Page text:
Tuesday, March 10, 2009

He's Gone from Sell to Don't Buy

I haven't had any sort of cable or satellite for a long long time. When I saw the Mad Money clips on Arrested Development, I assumed they made up Mad Money as a show-within-a-show for Arrested Development. Imagine my surprise when I was eating lunch one day and saw and actual episode of Mad Money on the restaurant TV. I'm not too aware of the show aside from its evaluations of fictional Bluth Company stock (going from Sell to Don't Buy and later from Don't Buy to Risky Business), a rant Cramer actually referenced in this article aimed squarely at the Bush administration, a few attacks from Obama and Jon Stewart, and a few words from Rush. Despite my lack of exposure to Cramer, I did find the linked article interesting. If nothing else, it's a good study comparing the typical Presidential response to pundits (ignore them) to the Obama plan (attack them). There's a longstanding tradition of Presidents not publicly addressing even the more popular talking heads by name and I've always wondered why. On the surface, I think it's a good idea for Obama's people to attack their attackers. But I have a gut feeling that things were the way they were for a reason. Either way, this will be an interesting fixture of the Obama Presidency.

What do you think? Is Obama doing the right thing here going after critics so aggressively?

2 comments:

Cousin Pat from Georgia said...

For one, Cramer is one of the "experts" and "analysts" I talked about for having zero credibility at this point, and John Stewart ripped this article apart on the Daily Show last night in response. The Daily Show, not the President, has been the most scathing Cramer critic at this point.

All last week I watched Mad Money as he constantly harped about this Administration being the cause of the stock market's continued decline. Every time you turned to CNBC, he was being parroted by another talking head. Then there was Santelli and his fake Tea Party business, mimicing Cramer. Fox News had been 'analyzing' the stock market along the same lines. Lou Dobbs even got into the act on CNN.

If the President, the blogs and the Daily Show have responded, it has been against the long, sustained attack from these networks and their pundits - all of which lost all their credibility in the past year - claiming the Obama administration had destroyed the stock market and everyone's retirement porfolio since A) his election (Fox News) or B) his inauguration (everyone else).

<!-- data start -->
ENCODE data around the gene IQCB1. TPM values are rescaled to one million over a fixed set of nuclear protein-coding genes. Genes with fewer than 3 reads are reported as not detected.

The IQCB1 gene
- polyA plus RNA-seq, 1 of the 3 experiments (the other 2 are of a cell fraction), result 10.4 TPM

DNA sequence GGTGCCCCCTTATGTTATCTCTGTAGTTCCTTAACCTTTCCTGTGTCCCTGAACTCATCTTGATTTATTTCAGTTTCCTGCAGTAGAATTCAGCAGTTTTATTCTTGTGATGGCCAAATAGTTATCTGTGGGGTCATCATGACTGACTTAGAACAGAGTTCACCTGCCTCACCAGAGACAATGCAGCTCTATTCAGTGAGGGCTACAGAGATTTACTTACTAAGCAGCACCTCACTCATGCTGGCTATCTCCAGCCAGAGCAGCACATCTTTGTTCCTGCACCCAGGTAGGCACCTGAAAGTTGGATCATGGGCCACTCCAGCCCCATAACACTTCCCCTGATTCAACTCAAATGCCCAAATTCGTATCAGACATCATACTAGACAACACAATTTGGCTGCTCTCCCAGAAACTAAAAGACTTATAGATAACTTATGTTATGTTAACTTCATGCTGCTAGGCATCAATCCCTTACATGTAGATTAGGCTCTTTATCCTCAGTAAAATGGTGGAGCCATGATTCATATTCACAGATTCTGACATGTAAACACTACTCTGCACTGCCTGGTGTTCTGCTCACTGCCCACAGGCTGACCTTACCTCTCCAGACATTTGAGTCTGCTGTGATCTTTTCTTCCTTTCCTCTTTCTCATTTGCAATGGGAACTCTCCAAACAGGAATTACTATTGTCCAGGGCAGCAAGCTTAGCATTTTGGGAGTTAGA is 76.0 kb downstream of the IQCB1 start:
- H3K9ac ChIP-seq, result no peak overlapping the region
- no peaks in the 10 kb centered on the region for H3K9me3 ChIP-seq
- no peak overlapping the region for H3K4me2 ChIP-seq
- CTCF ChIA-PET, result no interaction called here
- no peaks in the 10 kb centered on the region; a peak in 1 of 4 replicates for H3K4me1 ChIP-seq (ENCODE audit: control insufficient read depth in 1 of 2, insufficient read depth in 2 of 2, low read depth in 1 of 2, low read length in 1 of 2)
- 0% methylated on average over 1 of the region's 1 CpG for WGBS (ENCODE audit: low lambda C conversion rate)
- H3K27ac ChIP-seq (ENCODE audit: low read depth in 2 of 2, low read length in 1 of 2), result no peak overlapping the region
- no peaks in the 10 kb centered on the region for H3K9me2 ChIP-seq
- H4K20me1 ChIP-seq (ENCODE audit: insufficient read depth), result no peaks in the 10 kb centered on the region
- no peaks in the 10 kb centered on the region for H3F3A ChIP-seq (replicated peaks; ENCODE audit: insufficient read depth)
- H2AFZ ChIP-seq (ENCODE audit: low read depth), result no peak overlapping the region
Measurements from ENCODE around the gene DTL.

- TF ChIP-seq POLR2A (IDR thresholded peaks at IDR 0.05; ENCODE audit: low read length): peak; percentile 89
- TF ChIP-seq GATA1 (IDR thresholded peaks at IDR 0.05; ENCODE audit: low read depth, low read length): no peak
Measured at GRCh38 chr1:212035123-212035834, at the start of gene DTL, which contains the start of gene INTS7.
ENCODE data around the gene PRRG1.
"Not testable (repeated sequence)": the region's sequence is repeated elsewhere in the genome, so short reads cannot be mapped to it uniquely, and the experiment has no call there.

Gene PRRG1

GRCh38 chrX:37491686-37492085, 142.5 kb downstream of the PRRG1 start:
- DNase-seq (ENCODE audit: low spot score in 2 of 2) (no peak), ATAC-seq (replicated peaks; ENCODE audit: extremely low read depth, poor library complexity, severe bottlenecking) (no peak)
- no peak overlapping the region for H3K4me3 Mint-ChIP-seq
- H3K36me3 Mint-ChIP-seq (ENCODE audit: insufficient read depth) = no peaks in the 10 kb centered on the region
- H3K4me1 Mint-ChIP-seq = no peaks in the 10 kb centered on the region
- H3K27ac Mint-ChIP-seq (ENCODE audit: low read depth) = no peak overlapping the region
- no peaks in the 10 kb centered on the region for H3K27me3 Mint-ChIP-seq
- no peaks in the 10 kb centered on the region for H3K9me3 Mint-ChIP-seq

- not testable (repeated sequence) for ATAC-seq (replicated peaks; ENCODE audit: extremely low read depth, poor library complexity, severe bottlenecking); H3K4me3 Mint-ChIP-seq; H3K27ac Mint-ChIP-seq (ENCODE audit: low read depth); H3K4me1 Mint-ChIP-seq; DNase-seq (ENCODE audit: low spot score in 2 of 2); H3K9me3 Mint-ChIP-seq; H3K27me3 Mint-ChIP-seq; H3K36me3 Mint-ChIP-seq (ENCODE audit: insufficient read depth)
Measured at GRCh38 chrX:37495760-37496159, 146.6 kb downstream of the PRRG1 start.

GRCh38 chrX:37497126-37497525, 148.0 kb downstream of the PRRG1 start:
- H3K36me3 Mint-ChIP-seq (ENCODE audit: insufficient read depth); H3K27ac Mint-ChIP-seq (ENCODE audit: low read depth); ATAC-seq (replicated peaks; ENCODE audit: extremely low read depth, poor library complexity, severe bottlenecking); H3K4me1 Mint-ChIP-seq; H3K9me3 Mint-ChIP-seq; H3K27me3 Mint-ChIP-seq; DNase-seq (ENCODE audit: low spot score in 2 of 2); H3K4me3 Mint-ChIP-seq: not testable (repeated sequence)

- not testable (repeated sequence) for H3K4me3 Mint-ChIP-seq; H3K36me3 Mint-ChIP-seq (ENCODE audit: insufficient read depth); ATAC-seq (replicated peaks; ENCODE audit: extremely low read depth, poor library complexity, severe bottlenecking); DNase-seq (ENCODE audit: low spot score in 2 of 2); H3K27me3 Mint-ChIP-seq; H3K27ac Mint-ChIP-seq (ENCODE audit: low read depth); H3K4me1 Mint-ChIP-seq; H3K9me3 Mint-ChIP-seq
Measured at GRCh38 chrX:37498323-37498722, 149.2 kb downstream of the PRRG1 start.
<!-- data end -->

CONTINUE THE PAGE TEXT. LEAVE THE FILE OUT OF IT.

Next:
In Cramer's defense, he did have his 2007 meltdown about the Bush administration, which is laudable and which he did take some grief over from the Know-Nothing, fundamentals are strong crowd.

But had he used his pundit power between 2007 and 2009 to really point the finger at some of our financial leaders and federal regulators, he'd have a lot more credibility in my book. Instead, and as he admits, he got 'had' by folks like the Wachovia CEO.

Getting 'had' by business leaders is what is driving down the stock market right now more than anything else, even if, as we discussed yesterday, the business leaders weren't doing it intentionally (meaning they got had by somebody).

That's the problem, that's the culprit, that is what is destroying wealth right now. Faith in our big businesses is gone, baby, gone. People will keep their money elsewhere until someone in the business community restores that faith.

The Obama Administration refuses to let these folks lay the blame at their feet.

Dante said...

If these guys have really lost so much credibility, then why is Obama's Press Secretary bothering to attack them by name? (Stewart I understand.) I think Cramer still has far more credibility than you give them credit for. Mad Money is a little short attention span for my tastes there must be enough people out there listening to him to warrant the attention.

"Every time you turned to CNBC, he was being parroted by another talking head. Then there was Santelli and his fake Tea Party business, mimicing Cramer. Fox News had been 'analyzing' the stock market along the same lines. Lou Dobbs even got into the act on CNN."

I know news shows don't like to admit this sort of thing but I believe the Cramer/Santelli parroting has far more to do with attracting viewership than anything else. For the first time since the dot com bubble, the public is actually talking about CNBC.

"Faith in our big businesses is gone, baby, gone."

You believe that if you want to, but right now is a heckuva time to invest in those big businesses. I don't believe for a second the market will remain this low for very long. The day traders may go belly up but anyone looking long term can make a whole lot of money right now, even in traditionally low-growth large cap companies.